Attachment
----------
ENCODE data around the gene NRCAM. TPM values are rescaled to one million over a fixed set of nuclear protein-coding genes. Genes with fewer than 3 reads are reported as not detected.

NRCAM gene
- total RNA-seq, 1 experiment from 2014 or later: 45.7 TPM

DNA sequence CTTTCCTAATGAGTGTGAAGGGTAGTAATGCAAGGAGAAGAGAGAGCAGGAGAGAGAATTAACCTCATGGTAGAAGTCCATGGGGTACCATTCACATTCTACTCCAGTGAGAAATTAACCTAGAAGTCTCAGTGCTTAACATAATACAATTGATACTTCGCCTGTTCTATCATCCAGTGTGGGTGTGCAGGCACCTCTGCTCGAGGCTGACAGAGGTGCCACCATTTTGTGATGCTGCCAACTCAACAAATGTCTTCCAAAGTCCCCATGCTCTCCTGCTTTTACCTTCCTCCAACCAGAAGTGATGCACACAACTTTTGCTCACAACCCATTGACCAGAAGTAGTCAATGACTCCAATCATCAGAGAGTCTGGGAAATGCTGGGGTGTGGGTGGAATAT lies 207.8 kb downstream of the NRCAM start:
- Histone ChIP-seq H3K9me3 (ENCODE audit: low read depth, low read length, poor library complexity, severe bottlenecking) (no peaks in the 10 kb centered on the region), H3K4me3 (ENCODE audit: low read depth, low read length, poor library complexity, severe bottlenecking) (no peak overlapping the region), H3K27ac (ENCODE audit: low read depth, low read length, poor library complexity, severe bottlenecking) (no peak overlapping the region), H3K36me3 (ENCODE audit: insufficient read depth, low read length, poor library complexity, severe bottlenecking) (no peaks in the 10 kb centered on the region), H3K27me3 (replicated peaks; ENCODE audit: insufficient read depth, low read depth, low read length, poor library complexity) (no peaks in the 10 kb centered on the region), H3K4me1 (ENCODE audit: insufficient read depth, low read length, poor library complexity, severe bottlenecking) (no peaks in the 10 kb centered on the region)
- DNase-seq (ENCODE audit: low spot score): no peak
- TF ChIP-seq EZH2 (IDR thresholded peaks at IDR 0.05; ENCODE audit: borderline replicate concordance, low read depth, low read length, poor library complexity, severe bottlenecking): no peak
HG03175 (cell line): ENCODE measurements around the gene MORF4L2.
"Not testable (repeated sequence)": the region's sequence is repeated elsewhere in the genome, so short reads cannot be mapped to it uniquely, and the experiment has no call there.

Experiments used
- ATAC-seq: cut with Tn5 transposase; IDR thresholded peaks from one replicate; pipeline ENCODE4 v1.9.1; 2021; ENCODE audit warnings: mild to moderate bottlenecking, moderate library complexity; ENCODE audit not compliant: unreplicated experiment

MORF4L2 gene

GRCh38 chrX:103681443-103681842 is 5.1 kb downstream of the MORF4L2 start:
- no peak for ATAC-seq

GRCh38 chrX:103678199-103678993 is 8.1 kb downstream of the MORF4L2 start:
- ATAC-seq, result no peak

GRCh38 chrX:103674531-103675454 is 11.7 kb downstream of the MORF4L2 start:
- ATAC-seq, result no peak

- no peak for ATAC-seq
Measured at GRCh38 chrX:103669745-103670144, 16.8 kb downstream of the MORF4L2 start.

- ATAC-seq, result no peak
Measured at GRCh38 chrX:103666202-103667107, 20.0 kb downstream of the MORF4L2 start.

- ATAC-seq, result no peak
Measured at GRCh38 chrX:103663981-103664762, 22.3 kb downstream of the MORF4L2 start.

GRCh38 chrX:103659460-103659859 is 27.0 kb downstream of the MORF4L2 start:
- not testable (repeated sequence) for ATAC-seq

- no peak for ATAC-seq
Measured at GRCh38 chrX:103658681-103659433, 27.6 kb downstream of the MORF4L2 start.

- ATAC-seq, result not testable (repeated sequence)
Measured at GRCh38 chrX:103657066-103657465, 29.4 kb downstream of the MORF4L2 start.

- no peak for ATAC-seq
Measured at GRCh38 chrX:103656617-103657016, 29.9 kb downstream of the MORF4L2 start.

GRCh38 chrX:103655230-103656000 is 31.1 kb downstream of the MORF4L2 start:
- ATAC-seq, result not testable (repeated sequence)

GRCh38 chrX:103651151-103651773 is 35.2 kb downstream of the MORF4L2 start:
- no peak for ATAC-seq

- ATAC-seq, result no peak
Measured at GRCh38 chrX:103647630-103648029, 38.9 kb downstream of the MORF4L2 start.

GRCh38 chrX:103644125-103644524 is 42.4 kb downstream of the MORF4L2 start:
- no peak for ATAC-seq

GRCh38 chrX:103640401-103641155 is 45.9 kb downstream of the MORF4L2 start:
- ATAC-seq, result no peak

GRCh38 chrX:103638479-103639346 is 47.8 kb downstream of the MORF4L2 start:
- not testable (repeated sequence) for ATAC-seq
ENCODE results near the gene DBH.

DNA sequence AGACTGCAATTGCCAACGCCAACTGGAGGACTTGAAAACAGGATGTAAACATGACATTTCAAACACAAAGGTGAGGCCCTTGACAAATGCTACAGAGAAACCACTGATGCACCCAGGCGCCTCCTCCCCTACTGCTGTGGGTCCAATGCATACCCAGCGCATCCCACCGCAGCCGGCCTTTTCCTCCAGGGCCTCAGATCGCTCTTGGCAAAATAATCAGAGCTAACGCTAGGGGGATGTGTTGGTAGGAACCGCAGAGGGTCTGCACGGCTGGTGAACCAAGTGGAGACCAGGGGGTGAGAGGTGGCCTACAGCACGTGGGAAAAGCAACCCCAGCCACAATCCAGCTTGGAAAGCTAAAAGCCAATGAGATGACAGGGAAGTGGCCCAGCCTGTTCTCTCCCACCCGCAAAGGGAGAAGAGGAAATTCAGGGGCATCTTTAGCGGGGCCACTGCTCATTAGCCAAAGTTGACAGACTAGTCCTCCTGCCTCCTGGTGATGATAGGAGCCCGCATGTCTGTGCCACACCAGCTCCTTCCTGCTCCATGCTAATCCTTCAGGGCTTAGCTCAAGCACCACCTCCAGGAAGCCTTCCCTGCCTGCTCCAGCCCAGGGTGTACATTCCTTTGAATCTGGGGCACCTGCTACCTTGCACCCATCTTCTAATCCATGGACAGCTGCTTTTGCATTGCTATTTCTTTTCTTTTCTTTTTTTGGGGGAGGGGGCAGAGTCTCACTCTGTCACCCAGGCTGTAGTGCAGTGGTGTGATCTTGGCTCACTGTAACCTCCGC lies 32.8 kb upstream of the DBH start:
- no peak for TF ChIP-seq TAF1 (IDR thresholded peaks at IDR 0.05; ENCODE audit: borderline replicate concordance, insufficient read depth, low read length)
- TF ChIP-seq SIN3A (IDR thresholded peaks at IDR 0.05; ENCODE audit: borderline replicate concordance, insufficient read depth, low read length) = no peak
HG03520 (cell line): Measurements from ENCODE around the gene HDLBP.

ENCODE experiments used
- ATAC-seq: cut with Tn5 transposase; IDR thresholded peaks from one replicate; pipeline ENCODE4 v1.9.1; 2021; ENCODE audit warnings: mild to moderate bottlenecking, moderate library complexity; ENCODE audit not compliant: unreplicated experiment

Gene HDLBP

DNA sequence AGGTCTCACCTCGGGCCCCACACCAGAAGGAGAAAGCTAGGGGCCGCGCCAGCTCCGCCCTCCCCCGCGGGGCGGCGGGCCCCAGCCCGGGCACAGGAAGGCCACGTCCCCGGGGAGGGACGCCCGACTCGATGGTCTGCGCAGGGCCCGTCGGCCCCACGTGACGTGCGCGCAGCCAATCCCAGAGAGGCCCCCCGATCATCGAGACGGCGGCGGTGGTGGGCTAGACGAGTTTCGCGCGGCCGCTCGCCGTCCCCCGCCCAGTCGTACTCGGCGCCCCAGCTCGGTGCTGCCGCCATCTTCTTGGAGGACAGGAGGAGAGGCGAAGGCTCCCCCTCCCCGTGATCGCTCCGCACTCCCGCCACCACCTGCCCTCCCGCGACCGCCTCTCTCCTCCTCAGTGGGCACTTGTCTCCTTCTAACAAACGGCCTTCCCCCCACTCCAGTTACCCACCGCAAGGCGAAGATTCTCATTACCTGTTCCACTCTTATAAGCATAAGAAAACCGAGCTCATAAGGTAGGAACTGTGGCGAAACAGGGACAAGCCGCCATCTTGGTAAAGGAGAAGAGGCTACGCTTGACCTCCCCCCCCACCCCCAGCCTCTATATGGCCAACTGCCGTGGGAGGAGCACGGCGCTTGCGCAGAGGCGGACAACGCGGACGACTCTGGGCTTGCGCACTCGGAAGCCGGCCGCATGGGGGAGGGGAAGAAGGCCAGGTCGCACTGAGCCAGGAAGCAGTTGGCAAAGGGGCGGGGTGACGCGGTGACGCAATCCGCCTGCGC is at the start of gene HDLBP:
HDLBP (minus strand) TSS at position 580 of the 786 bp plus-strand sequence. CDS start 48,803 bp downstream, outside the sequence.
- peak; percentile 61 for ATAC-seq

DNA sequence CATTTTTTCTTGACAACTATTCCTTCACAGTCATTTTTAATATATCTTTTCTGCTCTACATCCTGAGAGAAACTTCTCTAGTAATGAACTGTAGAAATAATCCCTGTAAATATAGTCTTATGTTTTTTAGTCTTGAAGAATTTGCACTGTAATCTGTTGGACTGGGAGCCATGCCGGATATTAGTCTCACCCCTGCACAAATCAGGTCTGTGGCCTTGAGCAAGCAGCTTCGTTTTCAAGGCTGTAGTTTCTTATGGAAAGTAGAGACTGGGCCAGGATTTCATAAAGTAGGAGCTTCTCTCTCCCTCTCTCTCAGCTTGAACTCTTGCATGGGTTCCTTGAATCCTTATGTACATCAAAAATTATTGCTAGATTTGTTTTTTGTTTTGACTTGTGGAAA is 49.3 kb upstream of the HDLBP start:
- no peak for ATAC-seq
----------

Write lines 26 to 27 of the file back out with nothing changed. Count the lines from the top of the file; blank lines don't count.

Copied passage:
- not testable (repeated sequence) for ATAC-seq

- no peak for ATAC-seq